Matthew Lickona 1:30 p.m., May 27
The Great Gatsby
Director Baz Luhrmann finds a suitable subject for the riotous excess of his directorial style in the riotous excess of the Jazz Age. By the time the onscreen parties lurch to a halt, you may feel a little buzzed yourself. Unfortunately, there's still rather a lot of movie remaining at that point, and the denouement stretches out like a nasty morning after. Luhrmann mostly stays faithful to F. Scott Fitzgerald's famous story of American self-invention and money-based morality, but only mostly. In stressing Gatsby's material greatness, he forgets the parts that make the poor suitor from the Midwest romantic, admirable, tragic, or even touching. We're left with an obsessive, deceptive little crook who is so bent on subjecting the Girl He Couldn’t Afford to his own gargantuan self-love that he demands she rewrite her own past for his sake. Ungreat. With Leonardo DiCaprio, Tobey Maguire, Carey Mulligan, Joel Edgerton. 2013.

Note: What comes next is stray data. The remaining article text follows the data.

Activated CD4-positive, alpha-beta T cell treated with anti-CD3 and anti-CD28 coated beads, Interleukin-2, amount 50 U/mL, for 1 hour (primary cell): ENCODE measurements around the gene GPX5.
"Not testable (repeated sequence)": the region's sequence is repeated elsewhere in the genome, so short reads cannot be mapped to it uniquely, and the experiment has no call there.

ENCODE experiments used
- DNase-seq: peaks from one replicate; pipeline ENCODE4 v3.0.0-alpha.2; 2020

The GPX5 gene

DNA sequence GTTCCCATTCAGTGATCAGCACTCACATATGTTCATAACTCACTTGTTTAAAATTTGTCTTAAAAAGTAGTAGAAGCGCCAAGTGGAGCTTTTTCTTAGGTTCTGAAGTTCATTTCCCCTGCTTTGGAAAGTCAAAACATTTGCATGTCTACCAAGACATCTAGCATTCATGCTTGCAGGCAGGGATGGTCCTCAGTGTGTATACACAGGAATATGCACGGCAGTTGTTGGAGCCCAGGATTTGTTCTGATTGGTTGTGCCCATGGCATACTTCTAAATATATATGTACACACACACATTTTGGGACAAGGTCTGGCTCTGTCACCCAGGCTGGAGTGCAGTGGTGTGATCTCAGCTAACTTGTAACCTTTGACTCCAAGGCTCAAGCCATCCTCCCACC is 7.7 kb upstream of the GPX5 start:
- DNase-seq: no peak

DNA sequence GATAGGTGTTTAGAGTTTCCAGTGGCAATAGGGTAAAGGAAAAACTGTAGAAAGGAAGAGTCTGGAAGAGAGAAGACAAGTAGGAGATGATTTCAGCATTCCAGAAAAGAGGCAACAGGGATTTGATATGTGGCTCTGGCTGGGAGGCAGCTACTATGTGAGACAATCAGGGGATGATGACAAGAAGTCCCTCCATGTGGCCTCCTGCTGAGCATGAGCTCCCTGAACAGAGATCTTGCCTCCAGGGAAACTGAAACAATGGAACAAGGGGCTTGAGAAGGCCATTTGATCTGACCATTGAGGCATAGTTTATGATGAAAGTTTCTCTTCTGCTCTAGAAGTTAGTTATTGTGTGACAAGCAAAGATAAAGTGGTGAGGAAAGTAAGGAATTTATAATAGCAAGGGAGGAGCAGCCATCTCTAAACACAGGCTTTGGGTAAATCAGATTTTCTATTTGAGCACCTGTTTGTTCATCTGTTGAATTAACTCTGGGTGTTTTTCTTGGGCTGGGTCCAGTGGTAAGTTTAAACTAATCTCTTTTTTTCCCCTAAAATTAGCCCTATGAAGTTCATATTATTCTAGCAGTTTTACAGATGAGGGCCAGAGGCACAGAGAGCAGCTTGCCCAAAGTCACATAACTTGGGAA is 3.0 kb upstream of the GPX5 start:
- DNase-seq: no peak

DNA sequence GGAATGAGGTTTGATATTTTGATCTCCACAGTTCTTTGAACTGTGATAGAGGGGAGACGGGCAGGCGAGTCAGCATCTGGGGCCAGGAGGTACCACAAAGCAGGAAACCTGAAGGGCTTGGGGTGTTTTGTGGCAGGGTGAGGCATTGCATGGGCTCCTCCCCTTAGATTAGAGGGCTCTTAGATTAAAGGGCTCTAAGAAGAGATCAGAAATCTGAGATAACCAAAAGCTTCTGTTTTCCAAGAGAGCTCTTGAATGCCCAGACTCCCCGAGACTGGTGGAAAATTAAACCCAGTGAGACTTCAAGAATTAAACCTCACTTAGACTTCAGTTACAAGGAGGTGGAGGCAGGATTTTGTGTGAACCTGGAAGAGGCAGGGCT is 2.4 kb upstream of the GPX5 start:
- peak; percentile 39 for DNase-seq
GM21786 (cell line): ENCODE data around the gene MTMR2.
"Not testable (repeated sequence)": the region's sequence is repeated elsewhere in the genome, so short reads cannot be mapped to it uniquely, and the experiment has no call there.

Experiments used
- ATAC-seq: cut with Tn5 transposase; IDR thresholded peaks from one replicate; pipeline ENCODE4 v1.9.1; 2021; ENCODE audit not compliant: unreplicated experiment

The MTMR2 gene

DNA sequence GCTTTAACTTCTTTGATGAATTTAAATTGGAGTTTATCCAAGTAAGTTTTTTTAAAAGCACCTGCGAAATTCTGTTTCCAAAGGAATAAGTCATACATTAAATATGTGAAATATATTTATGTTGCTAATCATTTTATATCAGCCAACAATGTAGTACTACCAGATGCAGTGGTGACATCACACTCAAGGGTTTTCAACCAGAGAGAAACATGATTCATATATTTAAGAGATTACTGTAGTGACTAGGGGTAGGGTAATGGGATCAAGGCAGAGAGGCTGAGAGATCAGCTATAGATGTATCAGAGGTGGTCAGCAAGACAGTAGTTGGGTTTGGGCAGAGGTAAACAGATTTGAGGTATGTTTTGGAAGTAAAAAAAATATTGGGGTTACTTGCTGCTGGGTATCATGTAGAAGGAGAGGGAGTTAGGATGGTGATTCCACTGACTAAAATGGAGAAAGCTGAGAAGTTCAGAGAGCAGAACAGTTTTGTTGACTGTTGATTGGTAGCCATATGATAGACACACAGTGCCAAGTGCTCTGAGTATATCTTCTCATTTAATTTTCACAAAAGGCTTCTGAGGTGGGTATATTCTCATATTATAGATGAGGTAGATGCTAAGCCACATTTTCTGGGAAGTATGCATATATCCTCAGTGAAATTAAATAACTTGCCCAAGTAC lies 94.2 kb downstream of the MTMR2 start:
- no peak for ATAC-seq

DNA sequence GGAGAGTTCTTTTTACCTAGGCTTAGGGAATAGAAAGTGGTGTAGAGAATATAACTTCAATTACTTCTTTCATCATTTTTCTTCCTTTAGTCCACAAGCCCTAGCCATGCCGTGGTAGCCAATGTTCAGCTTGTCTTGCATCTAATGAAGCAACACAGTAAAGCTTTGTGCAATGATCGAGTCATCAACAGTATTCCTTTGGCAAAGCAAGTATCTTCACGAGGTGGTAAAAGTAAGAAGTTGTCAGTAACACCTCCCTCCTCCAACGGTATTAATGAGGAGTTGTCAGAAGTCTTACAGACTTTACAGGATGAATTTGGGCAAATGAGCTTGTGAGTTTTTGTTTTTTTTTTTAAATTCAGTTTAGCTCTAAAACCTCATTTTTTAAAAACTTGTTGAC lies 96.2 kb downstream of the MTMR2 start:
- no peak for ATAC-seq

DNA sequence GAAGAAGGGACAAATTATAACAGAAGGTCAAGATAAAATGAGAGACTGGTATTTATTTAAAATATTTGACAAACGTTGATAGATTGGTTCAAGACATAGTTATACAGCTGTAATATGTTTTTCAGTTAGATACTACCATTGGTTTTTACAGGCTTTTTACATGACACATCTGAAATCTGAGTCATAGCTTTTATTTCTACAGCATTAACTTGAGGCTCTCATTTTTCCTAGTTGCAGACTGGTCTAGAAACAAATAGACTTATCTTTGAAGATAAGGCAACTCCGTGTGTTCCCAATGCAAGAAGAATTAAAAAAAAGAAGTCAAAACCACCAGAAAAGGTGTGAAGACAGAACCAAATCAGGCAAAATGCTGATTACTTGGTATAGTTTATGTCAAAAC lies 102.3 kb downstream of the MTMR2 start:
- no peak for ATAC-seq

- "Funny, Gatsby doesn't look Jewish" • May 16, 2013
- "Dear A Clockwork Orange: let The Great Gatsby be your guide to the wonderful world of merchandising!" • May 16, 2013
- "Never mind the Jay Gatsby; here comes the Jay-Z" • March 14, 2013
- "F. Scott Fitzgerald vs. The Movies on the set of The Great Gatsby: a Fantasy" • October 26, 2011